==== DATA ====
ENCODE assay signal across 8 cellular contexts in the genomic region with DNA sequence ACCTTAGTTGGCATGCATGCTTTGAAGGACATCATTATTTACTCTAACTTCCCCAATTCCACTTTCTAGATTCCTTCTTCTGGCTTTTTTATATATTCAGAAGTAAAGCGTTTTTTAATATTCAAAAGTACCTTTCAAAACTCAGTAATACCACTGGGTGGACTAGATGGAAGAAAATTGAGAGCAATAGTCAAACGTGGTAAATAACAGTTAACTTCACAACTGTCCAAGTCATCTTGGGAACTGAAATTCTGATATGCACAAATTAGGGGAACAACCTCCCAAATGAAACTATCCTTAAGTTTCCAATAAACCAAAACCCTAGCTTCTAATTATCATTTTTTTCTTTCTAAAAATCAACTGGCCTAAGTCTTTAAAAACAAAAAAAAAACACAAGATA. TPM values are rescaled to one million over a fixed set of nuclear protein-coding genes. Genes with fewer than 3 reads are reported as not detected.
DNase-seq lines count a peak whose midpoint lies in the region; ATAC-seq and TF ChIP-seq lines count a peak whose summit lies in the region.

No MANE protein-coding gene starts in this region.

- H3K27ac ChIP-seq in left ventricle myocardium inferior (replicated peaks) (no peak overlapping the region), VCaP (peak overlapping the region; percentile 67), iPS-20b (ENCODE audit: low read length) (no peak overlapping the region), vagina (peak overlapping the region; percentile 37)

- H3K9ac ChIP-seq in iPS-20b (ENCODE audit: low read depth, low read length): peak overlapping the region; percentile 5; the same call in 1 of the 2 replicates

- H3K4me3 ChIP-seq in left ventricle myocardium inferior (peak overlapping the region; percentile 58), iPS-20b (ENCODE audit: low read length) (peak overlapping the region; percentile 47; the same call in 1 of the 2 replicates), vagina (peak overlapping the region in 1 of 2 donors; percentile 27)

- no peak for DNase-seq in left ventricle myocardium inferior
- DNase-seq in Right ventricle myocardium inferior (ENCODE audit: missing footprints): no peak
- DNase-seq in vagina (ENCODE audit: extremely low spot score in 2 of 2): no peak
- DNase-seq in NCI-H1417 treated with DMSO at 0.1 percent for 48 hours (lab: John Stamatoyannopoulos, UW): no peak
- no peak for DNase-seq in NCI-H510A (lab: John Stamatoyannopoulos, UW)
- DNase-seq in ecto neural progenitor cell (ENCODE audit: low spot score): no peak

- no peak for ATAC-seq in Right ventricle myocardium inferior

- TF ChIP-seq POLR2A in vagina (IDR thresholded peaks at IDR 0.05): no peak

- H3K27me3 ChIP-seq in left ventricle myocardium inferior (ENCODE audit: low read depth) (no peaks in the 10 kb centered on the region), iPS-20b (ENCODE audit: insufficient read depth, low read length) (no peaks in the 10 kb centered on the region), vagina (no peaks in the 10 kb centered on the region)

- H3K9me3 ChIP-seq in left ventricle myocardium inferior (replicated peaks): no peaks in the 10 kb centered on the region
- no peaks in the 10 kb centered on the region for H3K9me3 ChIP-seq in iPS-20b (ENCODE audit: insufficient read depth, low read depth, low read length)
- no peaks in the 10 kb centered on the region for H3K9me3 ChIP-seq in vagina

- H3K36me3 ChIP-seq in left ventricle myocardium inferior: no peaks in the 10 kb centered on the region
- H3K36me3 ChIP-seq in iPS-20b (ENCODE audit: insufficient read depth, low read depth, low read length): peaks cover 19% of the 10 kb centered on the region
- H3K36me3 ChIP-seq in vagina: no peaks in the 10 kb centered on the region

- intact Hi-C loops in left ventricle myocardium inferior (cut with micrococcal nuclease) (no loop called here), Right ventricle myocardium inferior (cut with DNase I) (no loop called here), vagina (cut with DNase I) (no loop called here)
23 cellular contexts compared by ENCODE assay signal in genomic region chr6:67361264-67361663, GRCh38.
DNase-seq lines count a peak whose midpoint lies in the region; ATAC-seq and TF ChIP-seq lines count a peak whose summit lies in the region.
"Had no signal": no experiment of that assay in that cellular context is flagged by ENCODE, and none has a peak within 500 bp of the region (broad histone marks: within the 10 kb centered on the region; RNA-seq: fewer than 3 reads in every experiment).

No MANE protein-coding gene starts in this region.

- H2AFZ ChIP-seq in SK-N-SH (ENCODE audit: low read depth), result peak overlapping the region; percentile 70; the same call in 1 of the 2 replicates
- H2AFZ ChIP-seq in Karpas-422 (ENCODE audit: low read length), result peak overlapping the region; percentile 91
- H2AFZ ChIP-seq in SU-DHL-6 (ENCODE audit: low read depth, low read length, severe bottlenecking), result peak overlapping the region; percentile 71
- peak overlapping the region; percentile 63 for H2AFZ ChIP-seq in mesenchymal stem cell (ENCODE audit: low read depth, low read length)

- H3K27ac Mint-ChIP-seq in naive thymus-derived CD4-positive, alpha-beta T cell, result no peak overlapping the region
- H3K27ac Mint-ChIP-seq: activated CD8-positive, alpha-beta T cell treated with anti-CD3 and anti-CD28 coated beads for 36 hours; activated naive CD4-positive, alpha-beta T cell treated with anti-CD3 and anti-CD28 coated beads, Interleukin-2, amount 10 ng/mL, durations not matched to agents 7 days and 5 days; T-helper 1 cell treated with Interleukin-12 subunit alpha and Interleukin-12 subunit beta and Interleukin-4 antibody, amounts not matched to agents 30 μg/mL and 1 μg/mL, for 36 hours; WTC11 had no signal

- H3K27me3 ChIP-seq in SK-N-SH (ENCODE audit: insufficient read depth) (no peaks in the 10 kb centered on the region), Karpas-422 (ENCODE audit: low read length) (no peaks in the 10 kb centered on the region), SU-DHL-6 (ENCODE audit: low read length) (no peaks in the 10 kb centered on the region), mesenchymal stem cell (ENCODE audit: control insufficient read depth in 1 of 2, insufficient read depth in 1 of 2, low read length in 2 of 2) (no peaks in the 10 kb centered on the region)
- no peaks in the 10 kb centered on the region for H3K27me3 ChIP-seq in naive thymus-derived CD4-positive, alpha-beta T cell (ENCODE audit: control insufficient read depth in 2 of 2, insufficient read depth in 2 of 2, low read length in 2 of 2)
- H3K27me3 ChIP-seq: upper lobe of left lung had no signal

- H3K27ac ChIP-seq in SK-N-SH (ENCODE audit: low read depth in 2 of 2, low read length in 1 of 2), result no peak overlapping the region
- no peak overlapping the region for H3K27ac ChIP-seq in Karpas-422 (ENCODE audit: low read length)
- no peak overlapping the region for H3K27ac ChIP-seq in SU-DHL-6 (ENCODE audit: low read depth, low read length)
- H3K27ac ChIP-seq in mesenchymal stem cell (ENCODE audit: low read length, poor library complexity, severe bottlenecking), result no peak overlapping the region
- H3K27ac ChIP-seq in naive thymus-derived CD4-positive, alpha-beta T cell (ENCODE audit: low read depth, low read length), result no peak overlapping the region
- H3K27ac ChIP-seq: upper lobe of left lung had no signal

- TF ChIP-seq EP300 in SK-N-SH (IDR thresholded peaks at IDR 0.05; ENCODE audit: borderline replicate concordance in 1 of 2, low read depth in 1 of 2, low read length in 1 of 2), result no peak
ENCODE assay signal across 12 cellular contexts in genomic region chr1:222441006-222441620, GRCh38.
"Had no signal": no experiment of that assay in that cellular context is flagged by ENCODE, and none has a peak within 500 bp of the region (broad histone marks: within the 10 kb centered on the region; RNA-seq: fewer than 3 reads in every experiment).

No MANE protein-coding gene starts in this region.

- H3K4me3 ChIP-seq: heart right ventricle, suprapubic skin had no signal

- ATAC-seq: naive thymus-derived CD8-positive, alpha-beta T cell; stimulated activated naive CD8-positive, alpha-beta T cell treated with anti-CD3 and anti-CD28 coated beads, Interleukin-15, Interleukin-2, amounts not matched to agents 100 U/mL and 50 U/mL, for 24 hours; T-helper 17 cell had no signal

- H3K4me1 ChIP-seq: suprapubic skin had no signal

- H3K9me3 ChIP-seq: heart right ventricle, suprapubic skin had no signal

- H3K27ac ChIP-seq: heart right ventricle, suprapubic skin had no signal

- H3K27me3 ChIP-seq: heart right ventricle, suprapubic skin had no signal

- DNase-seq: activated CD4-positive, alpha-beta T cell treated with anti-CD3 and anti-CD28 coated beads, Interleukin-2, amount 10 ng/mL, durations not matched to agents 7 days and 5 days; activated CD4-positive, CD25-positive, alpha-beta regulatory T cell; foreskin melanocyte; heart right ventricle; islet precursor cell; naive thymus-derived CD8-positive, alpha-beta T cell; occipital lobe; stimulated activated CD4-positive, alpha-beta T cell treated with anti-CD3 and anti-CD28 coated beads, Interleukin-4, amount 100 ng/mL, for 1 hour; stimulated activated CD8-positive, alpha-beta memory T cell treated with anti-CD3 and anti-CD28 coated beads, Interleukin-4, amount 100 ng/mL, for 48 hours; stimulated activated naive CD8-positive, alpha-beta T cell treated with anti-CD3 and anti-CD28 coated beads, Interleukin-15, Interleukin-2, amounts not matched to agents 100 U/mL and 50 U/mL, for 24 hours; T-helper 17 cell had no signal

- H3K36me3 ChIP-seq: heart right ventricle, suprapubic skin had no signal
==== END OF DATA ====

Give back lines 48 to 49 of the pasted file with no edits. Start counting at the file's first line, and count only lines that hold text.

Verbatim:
- H3K4me1 ChIP-seq: suprapubic skin had no signal

- H3K9me3 ChIP-seq: heart right ventricle, suprapubic skin had no signal